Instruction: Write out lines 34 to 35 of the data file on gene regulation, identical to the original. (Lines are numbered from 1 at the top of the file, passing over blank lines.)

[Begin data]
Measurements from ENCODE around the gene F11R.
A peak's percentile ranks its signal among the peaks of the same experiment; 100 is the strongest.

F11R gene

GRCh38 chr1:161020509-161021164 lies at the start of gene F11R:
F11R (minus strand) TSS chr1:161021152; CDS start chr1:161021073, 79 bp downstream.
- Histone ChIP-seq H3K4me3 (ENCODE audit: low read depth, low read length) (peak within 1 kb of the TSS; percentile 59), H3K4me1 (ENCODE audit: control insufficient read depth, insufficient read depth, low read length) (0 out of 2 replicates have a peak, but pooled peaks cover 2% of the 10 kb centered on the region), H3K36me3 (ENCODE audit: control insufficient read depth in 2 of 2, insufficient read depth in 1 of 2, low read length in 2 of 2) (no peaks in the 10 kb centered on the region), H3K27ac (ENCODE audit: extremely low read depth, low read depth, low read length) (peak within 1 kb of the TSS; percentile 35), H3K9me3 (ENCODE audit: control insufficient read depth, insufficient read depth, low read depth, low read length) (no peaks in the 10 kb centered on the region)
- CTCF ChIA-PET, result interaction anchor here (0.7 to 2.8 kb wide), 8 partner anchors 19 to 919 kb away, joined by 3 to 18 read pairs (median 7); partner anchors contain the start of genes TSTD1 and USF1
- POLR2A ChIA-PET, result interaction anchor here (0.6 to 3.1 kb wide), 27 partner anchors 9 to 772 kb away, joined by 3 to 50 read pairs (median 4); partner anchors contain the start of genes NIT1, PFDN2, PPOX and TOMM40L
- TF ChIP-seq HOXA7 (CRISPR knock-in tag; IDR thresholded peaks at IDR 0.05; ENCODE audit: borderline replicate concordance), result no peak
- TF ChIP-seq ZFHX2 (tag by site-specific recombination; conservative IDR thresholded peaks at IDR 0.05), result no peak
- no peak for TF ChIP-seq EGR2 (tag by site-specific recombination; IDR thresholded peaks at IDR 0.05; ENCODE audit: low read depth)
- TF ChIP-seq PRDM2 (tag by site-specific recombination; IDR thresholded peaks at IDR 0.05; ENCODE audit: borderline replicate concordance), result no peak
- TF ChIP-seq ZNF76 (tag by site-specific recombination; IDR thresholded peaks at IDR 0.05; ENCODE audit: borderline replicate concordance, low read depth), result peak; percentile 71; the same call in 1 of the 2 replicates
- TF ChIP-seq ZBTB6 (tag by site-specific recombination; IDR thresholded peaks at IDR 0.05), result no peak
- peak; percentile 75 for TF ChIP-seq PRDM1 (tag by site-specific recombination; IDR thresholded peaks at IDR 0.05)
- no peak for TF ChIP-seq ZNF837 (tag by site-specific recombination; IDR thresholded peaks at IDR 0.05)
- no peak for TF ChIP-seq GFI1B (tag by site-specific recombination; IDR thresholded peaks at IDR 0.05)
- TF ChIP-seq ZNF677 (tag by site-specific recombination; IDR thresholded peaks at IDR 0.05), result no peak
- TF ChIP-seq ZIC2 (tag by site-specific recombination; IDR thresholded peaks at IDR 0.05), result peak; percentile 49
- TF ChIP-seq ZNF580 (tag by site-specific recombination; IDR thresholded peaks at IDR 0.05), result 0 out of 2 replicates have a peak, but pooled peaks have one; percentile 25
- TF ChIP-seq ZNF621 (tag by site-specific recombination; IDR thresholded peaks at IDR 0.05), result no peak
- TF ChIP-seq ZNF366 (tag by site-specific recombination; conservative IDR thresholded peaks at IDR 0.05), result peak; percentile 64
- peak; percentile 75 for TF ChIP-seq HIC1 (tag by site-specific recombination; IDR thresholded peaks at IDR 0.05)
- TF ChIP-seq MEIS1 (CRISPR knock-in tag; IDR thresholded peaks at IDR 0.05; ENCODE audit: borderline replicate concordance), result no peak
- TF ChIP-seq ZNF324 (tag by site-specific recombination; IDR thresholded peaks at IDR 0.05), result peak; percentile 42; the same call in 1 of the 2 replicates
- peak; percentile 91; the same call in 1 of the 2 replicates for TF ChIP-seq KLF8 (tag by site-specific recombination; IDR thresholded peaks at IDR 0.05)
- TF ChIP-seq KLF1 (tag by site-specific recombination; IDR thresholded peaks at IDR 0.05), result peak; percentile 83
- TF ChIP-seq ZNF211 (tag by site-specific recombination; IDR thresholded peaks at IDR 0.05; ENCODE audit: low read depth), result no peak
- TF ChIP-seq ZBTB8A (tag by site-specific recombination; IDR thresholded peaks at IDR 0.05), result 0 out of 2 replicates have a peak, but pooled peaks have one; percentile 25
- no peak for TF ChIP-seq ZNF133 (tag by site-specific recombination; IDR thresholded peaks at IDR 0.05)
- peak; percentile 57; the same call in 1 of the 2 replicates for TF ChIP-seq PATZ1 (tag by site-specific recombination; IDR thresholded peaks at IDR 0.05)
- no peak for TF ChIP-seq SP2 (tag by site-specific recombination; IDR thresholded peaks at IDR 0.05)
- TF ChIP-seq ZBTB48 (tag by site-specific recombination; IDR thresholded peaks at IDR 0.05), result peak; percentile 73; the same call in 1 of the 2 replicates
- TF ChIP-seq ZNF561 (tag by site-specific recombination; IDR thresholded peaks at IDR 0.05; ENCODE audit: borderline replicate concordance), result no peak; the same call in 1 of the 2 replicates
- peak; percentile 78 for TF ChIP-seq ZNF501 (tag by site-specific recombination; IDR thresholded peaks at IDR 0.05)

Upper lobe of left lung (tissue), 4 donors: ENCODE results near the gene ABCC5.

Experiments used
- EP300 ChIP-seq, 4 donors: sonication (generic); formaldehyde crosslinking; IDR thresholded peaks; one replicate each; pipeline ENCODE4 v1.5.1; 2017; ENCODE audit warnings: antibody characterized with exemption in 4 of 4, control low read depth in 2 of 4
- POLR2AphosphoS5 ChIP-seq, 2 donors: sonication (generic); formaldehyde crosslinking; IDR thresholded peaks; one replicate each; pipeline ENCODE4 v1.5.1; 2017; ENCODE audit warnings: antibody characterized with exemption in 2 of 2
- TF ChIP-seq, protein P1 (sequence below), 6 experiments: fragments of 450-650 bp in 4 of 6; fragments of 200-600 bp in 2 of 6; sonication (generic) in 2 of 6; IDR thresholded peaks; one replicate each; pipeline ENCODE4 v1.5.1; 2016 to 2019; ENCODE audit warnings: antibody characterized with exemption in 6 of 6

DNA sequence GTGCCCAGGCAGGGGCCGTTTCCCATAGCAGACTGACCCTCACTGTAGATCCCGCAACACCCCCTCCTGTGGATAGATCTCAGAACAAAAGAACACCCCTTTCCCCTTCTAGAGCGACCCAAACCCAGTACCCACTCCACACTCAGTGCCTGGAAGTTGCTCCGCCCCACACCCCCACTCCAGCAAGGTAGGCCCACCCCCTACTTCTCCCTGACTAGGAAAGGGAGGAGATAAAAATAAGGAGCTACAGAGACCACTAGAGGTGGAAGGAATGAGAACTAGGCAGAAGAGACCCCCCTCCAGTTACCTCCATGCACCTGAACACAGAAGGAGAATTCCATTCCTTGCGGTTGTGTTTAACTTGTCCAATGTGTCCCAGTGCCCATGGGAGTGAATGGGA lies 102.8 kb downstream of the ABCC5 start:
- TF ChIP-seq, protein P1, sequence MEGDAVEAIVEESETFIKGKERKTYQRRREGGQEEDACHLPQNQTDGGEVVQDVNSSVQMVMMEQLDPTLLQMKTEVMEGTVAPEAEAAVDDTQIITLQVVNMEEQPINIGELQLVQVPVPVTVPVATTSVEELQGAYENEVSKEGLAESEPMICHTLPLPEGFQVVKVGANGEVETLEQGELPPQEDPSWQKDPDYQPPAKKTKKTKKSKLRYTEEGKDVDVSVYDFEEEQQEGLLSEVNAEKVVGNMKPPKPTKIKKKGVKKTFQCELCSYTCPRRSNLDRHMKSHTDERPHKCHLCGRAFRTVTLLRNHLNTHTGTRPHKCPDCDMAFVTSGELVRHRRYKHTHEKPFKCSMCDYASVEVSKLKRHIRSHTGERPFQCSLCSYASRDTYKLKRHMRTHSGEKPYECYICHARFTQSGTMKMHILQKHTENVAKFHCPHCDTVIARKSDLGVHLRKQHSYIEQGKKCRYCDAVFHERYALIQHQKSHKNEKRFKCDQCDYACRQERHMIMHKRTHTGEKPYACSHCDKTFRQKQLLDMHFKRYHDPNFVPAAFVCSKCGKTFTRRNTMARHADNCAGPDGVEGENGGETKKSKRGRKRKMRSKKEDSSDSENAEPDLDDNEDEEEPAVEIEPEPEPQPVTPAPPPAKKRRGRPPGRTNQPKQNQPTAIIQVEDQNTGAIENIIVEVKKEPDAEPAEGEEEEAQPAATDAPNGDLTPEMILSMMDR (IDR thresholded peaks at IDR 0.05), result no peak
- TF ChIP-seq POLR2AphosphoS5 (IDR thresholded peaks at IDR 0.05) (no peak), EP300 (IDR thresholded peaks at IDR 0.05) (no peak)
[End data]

- TF ChIP-seq ZNF561 (tag by site-specific recombination; IDR thresholded peaks at IDR 0.05; ENCODE audit: borderline replicate concordance), result no peak; the same call in 1 of the 2 replicates
- peak; percentile 78 for TF ChIP-seq ZNF501 (tag by site-specific recombination; IDR thresholded peaks at IDR 0.05)